Mungyeong: Exploring rural Korea

Most Korean citizens live in identical high-rises in the cities.  These white towers climb 20 stories or more.  Having a house is almost unknown, unless you live in the country.  These days, however, younger people are flocking to the cities and droves and leaving the country pretty much empty.  I’ve never really had a reason to visit these remote locations… until recently.

I signed up for a day trip with the Daegu Compass, a local publication for foreigners.  We were originally going to go salmon fishing (with our hands!), but due to low water levels this was canceled.

We did many different things instead, and really enjoyed the countryside.  It’s easy to forget how beautiful Korea is when you can’t see anything but apartment blocks.  So many gorgeous mountains and beautiful rivers!

Omija berries

First, we went to an omija farm and made soap.  Omija is a five-flavored berry used mainly for tea.  We put some of the omija essence in our soap! Definitely a random activity, but we needed something to occupy the salmon-fishing time slot.

Making soap – mine is a robot!

Then we wandered outside to a giant pool full of salmon.  The farm employees hopped in there with nets and wrangled up a few fish.  One of our group was brave enough to try it himself! The water was only about knee-deep in some places, as opposed to chest-high, so it wasn’t as challenging as it would normally have been.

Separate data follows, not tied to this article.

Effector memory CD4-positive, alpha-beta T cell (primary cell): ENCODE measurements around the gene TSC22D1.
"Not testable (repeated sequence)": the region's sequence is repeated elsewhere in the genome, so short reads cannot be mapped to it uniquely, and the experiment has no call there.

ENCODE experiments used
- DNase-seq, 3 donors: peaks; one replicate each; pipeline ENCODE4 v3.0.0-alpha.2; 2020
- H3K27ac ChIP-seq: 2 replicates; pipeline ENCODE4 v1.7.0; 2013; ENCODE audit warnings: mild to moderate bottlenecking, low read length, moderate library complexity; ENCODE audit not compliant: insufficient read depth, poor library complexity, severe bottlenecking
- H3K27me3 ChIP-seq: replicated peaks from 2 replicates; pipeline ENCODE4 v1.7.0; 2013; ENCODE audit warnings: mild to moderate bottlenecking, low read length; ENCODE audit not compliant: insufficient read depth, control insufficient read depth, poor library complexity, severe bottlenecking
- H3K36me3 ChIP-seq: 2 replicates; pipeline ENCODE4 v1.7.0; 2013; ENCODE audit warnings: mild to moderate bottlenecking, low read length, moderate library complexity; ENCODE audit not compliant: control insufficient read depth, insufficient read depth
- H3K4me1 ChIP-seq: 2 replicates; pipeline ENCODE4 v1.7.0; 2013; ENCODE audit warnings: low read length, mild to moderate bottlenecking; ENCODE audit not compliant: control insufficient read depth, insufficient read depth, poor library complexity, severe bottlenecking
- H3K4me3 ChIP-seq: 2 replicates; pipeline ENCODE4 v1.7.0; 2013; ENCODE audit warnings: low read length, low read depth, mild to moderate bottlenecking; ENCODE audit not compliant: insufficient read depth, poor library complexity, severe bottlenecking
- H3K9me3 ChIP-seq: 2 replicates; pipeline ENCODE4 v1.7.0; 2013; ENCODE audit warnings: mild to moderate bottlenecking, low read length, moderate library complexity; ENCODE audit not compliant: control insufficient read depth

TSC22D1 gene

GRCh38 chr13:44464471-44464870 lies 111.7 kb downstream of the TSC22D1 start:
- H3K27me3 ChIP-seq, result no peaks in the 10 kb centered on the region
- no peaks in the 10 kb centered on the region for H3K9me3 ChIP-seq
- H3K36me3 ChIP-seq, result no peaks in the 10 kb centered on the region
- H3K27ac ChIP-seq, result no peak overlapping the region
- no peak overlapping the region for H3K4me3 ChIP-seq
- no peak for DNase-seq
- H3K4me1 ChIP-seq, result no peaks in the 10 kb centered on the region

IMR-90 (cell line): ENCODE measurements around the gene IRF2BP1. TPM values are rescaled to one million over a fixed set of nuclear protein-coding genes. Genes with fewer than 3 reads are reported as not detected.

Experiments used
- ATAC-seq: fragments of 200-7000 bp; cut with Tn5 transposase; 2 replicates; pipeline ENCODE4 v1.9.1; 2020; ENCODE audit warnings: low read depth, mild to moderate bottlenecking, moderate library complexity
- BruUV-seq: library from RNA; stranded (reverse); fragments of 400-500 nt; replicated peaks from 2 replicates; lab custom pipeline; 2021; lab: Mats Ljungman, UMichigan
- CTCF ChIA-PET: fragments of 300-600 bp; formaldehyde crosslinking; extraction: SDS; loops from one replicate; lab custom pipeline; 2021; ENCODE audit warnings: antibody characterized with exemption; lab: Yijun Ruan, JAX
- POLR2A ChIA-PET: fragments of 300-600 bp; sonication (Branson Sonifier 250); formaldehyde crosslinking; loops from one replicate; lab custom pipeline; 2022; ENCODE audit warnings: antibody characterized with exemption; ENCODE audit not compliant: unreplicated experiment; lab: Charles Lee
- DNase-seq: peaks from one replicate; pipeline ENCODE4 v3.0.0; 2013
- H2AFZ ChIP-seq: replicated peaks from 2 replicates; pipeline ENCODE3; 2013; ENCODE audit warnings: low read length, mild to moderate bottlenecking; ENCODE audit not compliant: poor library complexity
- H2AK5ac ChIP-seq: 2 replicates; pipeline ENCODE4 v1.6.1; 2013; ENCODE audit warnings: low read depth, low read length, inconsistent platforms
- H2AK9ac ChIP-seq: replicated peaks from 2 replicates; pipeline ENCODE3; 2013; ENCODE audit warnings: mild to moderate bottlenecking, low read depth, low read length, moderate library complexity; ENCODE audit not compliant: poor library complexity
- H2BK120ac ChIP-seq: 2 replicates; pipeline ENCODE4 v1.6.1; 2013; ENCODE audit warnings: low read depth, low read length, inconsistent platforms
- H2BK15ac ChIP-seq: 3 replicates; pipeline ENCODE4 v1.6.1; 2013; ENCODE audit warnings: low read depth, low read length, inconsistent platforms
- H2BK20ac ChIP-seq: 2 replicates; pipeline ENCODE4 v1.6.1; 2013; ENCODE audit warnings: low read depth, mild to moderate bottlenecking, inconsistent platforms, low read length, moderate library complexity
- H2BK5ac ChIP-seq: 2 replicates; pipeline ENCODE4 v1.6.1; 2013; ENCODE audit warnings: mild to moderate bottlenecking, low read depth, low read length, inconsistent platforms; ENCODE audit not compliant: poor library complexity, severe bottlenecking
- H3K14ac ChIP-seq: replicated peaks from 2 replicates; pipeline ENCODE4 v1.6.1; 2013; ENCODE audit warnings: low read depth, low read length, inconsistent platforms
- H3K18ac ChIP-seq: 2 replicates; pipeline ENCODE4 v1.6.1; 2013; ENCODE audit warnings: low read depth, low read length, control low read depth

Posing with our lunch

After the fish were caught, the employees cut some up sashimi-style and threw some on the grill.  It was delicious!

on the grill

We then had a lovely bibimbap lunch at a restaurant nearby.  As if we weren’t full enough, we drove to an apple orchard to pick fruit.  The apples were huge! Mungyeong, the city we were in, is well-known for its apples.

Orchard in Mungyeong

One last activity to fill our itinerary… shooting! We went to the Mungyeong Shooting Range, which is located in a beautiful valley.  Koreans are forbidden from owning guns; there’s not even hunting in this country.  The military and police are the only exception.  A shooting range, therefore, is your only opportunity to hold or shoot a weapon.  I’d never been to a shooting range before, but I was pretty excited to try it out.  I opted for pistol shooting, and even got to aim at a paper target on the wall! Considering I’d never held a gun before, I think I did pretty well.

Just check out that inner circle!!
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Korean Scenery

The Korean Peninsula is covered with mountains.  As a result, most cities are in valleys and people live in tall high-rises.  Some people live in the country, however, and it is a sharp contrast from the concrete jungle.  The buildings and towns may be modest, but the views are not.  I’ve tried to capture these vistas with my camera, but I don’t do them any justice.  Still, I wanted to give my readers a glimpse of the Korean countryside – no apartment complexes to be seen.

Farm between Daegu and Busan
Rice paddies outside Daegu
Between Daegu and Gyeongju
Hanok (한옥), traditional Korean housing
Sunset near Gyeongju
Moonrise
More traditional housing in a farm village

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